One morning, we decided to sleep in and get a little extra rest. We had gone to bed late the night before watching a movie, and were in a deep sleep. All of the sudden we were jolted awake by a knock on the door. It was a loud knock. We were not expecting company, and we were still “rockin’ the pj’s”. I rushed out to the front room and looked through the peephole only to see a shiny police badge on the chest of a large buzz cut human being. He looked like he meant business.
“Can I help you?”, I questioned. I assumed he had the wrong apartment, and if this was the case I was poised to be a little cranky because I wanted more sleep. “Are you the owner of a silver Chevy Cobalt?”, he asked. I nodded my head, and he motioned me outside of the apartment. When he took me to our car, I saw a pile of shattered glass. Someone had broken into our car and several other cars. For some reason, this also happened to be the first (and last) time I had ever left my wallet in my car out in the open. Yep…you guessed it. It was stolen.
You may have been in this situation before. We felt so violated, and immediately our minds went to how we were going to respond to this event. We wanted justice. We wanted these people to be caught. We wanted our stuff back. We wanted more sleep! There was also a little part of us that wanted to give up because we didn’t think there was ever going to be a way to recoup the cost of hat was taken. After the dust settled and we figured out logistics, we realized that it was only stuff and we were going to be okay.
As I reflected on this situation I realized that this feeling is what many deal with on a regular basis. Perhaps not in the sense that someone broke into their car and stole a wallet, but often in a much deeper way. Many feel like something has been taken from them. This feeling could come from an abusive past, a damaged relationship, constant disappointment, or the aftermath of addiction. The result can be extremely harmful, because the feeling of violation slowly emerges over time. Due to the speed of its full onset many people become so comfortable with this feeling, but cannot point out why they are miserable, because this becomes normal. They develop unhealthy habits, lifestyles, and patterns of behavior all because their life is now (while they do not admit it) defined by the pain that they have been feeling for such a long time.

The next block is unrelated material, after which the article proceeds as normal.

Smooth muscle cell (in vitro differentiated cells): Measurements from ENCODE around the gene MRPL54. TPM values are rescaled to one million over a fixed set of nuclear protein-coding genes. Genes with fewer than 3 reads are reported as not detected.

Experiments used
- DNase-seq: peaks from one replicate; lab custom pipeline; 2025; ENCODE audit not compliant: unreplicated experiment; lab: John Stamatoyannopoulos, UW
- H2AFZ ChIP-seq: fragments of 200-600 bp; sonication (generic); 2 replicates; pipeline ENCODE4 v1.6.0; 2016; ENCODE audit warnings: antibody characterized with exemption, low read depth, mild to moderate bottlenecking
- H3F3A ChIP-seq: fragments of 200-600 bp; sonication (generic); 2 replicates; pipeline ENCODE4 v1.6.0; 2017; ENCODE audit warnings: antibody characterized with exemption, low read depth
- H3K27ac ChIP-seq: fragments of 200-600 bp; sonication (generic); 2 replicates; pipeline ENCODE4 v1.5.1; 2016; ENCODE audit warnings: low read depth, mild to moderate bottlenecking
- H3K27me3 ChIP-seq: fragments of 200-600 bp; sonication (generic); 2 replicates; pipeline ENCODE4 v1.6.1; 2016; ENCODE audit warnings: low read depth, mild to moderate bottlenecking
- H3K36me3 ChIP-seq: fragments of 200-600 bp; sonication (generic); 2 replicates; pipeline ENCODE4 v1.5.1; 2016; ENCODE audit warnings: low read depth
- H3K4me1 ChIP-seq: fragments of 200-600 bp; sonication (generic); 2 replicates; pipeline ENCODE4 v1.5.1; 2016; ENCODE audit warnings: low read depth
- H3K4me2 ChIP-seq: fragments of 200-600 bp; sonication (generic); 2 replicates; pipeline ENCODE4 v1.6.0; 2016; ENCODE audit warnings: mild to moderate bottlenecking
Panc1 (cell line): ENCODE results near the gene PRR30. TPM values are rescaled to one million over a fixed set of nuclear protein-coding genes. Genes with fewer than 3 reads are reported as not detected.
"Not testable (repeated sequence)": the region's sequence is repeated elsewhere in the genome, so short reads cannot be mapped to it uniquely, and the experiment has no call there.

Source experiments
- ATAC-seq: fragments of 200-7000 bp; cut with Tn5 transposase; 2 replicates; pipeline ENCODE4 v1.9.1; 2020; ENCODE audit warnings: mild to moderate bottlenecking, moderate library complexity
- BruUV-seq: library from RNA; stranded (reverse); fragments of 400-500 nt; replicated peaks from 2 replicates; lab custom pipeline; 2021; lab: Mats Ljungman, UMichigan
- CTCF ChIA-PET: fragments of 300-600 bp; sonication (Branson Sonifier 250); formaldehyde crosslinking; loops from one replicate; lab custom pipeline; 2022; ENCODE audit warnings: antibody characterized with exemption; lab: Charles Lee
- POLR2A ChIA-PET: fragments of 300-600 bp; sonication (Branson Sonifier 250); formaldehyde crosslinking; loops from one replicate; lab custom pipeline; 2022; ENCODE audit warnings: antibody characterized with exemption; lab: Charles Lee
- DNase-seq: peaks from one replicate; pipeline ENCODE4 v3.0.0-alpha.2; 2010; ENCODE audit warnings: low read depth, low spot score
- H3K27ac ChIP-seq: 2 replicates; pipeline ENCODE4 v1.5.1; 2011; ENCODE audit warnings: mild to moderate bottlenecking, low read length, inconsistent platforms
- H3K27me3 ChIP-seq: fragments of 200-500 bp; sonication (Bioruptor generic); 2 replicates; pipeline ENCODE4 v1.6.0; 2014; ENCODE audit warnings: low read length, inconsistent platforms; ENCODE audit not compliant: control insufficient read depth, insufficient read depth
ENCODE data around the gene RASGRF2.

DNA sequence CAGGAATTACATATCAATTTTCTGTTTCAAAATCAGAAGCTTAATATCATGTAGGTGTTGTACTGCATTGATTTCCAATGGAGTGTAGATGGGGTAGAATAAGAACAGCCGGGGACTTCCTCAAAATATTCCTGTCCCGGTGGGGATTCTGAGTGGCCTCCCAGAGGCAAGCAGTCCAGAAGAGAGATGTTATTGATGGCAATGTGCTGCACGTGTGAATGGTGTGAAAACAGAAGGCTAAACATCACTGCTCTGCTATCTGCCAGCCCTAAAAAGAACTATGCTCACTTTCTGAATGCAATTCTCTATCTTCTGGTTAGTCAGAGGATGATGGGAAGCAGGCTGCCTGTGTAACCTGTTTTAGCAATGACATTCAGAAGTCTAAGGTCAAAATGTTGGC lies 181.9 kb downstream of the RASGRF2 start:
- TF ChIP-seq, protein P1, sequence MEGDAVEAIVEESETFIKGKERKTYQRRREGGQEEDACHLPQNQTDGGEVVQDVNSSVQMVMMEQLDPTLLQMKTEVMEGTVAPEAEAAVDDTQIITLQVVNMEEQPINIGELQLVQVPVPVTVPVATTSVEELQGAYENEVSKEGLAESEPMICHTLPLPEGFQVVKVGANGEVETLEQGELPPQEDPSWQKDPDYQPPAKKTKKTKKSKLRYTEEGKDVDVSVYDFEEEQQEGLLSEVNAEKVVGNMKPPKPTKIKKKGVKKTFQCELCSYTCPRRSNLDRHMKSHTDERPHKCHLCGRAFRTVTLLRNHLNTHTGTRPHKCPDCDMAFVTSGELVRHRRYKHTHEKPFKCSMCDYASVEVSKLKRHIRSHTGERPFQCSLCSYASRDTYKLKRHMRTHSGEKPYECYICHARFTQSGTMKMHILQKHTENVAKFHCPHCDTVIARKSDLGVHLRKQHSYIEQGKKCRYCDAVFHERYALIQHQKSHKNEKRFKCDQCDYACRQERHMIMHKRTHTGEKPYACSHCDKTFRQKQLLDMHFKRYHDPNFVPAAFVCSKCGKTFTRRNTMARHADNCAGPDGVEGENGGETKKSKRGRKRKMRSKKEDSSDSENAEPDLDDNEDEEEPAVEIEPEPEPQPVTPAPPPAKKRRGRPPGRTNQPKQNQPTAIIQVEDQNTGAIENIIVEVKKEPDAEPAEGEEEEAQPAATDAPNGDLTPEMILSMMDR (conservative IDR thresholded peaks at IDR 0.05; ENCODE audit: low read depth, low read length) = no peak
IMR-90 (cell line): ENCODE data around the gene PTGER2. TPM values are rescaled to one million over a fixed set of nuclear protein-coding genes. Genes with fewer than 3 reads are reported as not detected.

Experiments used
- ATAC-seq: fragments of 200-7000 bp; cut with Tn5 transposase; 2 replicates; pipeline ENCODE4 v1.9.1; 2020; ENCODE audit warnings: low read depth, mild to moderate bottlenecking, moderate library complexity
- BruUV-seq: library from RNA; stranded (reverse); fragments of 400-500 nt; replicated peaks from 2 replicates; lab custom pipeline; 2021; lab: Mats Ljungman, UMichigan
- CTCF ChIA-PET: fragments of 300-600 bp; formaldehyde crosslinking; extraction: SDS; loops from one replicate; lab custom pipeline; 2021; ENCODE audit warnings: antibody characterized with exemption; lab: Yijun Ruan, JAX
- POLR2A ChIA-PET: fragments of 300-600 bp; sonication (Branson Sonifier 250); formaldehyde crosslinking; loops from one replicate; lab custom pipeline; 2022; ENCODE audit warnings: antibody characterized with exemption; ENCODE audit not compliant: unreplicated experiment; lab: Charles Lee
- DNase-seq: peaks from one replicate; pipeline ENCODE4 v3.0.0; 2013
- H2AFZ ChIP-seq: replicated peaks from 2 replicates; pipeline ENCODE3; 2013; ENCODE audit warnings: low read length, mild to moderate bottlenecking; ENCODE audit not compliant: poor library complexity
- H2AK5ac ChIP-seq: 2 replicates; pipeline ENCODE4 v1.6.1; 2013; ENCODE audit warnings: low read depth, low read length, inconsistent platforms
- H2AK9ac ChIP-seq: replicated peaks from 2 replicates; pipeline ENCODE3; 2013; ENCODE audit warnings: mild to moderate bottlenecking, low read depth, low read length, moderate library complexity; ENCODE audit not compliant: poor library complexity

We may never fully know the hurt people are dealing with, but we do know where to find the antidote. We all bring a certain amount of pain and experience to the table. We have to approach people with love and grace, and try to understand them before we jump to conclusions. God understands how we think, operate, and respond to the world around us but He wants to free us from unhealthy patterns that only perpetuate this type of life.
As Christians, we are called to help people sort out the logistics of the mess that they are in, and point them to restoration. First, we pray that God will equip us to lead people to freedom. Then, we approach life with a willingness to be used by God in any way He sees fit. This is an uncomfortable position to be in, but a necessary one in order to be used by God to the fullest of our potential. We will not always be thanked for this, because many are in love with their pain, and don’t want to be awaken from their sleep. Scripture shows us our brokenness, and a relationship with God provides the grace for mending. When people are rescued from their darkness, they become a powerful weapon against darkness, because they knew what it felt like to feel alone.
The thief of our soul wants us to stay broken. He wants us to stay violated. His desire is destruction.
Be a change agent. A hope dealer. Spread the light.
This post was written by Rev DeCrastos. For the original post, go to: http://other-words.net/2014/09/17/a-thief-in-the-night/